Peter King has retired.
It’s weird to type those words. The man who has been at the center of the NFL universe for decades is stepping aside.
Peter announced his decision and detailed it in his Monday Football Morning in America column.
I’ll defer to his explanation. And I’ll add this: He has been a great friend and mentor. Watching him, listening to him, and reading him made me better at what I do. (And, yes, think about how bad I’d be without his guidance.)
He has a deep and inquisitive mind, which manifests itself in a natural curiosity that always results in a question that draws out something interesting. He has a thirst to know more about whatever he was talking about or thinking about. That quality is the key to a high degree of success in any field.
And that’s why I’m not sad about Peter retiring. He will do something else, and he’ll do it well. He’ll redirect his curiosity, and he’ll find a way to harness that trait into something that others will be interested in reading about or hearing about.
It’s actually exciting. Peter’s brilliance will manifest itself in another way, perhaps in an entirely different subject matter. And it will happen on his terms, within the confines of a re-prioritized life he has earned the right to live.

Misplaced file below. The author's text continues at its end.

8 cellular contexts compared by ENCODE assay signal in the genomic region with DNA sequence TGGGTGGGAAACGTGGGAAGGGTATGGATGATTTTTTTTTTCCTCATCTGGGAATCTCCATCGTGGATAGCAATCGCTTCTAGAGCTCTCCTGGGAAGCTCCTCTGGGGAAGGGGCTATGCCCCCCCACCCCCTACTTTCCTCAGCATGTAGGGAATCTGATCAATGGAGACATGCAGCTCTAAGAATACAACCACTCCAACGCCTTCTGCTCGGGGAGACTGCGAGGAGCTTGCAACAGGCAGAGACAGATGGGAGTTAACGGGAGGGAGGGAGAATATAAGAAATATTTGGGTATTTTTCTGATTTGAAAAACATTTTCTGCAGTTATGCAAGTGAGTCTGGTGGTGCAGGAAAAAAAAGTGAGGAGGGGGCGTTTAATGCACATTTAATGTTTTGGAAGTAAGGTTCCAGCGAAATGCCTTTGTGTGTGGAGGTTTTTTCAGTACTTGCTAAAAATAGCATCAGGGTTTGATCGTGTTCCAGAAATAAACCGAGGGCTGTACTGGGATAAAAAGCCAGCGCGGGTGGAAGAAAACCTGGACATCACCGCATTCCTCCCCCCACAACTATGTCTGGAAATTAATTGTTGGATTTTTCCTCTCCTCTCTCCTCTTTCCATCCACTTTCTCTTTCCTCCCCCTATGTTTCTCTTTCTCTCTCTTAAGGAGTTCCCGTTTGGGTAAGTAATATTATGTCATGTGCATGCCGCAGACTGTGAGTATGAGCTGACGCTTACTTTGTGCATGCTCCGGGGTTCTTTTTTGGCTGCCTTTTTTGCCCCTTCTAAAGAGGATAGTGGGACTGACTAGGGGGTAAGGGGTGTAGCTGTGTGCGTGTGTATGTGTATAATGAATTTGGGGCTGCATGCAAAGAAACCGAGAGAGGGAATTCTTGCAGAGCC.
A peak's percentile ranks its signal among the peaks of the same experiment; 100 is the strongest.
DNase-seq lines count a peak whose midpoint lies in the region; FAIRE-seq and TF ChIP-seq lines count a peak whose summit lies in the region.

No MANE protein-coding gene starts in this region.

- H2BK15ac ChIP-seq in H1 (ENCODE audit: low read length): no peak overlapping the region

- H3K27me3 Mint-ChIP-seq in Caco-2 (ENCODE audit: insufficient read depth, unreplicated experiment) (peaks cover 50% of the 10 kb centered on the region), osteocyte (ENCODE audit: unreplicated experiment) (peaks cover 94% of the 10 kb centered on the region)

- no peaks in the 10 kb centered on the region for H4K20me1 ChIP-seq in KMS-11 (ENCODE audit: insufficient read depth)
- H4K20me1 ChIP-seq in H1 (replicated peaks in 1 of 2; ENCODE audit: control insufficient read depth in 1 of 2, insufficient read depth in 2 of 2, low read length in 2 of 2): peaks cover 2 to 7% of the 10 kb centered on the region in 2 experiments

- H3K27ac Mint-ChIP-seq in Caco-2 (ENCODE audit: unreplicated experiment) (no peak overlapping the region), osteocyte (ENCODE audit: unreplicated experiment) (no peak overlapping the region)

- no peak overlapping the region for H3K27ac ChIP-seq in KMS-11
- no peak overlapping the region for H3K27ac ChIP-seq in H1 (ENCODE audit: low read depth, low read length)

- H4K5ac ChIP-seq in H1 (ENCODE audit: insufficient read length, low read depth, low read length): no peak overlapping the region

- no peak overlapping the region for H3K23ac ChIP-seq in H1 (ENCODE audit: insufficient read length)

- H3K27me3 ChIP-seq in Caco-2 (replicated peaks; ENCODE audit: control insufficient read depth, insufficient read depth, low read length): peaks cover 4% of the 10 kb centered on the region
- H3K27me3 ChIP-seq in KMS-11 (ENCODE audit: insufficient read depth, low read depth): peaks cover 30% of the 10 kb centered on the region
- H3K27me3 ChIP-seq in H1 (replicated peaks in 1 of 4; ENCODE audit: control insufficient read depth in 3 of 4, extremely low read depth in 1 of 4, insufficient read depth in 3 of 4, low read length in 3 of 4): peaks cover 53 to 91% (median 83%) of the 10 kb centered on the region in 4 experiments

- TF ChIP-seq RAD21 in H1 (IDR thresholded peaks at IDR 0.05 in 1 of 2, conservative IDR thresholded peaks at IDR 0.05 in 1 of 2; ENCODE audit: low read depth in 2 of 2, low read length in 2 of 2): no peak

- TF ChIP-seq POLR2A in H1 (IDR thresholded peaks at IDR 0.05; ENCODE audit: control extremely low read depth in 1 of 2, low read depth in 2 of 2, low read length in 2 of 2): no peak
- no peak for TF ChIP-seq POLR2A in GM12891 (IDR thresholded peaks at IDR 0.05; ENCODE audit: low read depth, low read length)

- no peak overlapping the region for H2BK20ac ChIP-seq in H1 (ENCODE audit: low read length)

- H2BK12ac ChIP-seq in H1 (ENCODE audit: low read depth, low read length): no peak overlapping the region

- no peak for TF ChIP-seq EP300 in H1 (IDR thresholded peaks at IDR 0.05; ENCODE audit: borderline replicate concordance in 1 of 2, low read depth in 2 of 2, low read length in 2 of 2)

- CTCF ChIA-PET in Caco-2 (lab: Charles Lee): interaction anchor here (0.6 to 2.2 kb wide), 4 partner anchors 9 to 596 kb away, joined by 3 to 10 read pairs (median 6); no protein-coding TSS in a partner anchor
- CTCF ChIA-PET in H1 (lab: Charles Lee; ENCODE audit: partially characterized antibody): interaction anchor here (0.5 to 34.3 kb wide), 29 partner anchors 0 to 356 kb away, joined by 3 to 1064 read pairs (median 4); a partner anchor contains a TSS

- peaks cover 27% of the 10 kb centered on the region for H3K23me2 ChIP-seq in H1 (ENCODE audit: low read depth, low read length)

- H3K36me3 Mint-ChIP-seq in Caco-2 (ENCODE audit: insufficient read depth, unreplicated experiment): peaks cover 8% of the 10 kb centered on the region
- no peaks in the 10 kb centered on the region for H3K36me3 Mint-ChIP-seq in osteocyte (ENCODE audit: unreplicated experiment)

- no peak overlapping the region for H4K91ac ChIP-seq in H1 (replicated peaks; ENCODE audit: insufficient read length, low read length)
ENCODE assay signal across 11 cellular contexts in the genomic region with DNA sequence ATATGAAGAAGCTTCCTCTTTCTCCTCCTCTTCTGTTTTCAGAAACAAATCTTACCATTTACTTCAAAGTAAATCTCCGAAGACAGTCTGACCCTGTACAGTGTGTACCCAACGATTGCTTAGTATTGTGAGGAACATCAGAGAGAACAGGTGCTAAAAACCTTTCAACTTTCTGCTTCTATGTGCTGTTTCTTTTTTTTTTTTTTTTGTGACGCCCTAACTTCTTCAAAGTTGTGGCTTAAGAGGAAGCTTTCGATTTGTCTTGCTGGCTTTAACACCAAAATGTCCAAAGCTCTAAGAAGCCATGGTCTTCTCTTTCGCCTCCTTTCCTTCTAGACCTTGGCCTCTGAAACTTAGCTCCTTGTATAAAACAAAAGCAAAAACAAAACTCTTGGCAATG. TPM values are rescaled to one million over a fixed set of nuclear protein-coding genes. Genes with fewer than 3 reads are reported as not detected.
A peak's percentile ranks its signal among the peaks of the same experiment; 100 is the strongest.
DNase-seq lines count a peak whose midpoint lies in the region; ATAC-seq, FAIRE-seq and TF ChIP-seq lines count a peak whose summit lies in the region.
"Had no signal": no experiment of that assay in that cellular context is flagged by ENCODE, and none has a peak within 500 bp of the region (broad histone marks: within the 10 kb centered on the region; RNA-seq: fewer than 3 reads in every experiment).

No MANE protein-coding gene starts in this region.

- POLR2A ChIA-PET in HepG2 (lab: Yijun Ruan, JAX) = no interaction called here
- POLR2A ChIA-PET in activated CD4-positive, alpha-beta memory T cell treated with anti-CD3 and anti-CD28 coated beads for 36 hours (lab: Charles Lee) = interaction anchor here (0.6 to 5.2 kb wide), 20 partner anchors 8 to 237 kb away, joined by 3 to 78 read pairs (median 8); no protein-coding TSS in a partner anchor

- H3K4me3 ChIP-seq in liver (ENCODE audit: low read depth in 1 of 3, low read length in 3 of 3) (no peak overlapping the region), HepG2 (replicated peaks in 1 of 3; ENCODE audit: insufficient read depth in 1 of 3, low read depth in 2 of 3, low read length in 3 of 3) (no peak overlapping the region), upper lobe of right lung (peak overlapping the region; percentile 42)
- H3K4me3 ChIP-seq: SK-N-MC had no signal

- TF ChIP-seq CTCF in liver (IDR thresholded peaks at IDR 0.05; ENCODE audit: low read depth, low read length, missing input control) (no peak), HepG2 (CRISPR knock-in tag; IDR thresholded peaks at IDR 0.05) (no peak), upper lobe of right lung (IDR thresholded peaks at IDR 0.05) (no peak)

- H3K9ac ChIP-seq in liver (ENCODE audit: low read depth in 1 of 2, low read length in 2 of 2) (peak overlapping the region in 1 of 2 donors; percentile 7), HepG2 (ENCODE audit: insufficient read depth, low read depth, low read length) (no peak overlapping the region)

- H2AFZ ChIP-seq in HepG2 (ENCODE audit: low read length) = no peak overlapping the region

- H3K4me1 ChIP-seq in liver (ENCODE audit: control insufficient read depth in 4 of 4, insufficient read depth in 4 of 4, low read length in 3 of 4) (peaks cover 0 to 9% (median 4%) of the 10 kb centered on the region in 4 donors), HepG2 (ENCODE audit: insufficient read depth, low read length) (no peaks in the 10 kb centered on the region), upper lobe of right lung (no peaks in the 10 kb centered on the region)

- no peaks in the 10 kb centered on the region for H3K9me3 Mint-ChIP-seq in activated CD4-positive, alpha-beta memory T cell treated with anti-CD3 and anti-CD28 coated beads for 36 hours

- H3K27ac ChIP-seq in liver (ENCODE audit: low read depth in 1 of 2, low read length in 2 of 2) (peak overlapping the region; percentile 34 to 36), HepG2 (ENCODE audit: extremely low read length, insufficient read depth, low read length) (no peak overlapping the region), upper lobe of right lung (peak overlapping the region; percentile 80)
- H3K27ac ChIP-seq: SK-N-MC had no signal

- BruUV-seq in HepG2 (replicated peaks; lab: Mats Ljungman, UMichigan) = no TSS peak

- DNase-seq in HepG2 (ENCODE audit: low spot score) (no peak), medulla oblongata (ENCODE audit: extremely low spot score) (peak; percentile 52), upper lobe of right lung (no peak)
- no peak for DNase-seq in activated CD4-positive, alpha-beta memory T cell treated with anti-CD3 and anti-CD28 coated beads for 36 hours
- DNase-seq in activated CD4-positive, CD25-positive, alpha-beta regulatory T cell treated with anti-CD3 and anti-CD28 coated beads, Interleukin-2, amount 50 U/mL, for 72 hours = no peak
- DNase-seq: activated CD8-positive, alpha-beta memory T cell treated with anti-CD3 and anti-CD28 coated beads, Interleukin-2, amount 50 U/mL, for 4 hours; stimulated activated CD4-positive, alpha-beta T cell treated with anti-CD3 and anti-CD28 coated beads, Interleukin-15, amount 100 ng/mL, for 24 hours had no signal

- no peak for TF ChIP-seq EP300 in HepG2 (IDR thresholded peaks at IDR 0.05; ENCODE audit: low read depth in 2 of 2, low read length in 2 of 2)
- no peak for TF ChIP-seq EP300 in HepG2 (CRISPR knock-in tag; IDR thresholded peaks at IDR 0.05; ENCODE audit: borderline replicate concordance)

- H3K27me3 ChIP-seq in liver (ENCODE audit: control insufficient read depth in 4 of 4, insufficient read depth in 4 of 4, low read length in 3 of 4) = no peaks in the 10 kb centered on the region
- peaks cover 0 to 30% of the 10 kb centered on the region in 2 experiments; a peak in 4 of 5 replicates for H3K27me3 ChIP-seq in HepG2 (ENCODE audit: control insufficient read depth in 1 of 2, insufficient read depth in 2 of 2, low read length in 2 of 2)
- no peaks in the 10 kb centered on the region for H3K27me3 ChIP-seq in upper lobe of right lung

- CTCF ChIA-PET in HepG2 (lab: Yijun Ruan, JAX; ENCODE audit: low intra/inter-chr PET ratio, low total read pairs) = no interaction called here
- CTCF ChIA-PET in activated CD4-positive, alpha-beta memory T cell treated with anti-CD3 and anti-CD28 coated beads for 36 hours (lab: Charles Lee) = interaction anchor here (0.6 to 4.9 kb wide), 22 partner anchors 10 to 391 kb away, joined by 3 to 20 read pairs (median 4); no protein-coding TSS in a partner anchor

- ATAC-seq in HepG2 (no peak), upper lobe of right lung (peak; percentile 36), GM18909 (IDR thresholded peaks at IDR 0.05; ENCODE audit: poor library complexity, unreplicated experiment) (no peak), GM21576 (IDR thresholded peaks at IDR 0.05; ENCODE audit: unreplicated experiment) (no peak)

Peter’s retirement happened on his terms. He did it as long as he wanted to do it, and he moved on when he was done. And although he covered the ultimate next-man-up sport, there will be no one to replace Peter King — at least not in the short term.
Who else has the relationships and the access and the work ethic to do what he does? He devoted a full month every summer to hopscotching around training camps, renewing and building relationships that would pay off with robust weekly columns, an annual stream of car rides to work with Super Bowl coaches, and post-confetti meetings with Andy Reid during which the play of the game was explained in ways that the average fan could understand.
With all due respect to everyone else who covers the NFL, there’s no one who can do what Peter has been doing. Some will aspire to get there. Someone will eventually make it. It won’t happen any time soon.
Peter’s retirement will leave a void in the NFL coverage landscape. It will be filled, partially, by a de facto committee but not by any one person.
That makes Peter’s career an overwhelming success. As he makes his exit, he does so as one of one. With no one poised to attempt to fill his shoes.
Congratulations to Peter. And here’s to a bright future. Even if he doesn’t know specifically what he’ll do next, I’ve got a feeling he’ll find something which will inform, entertain, and benefit many.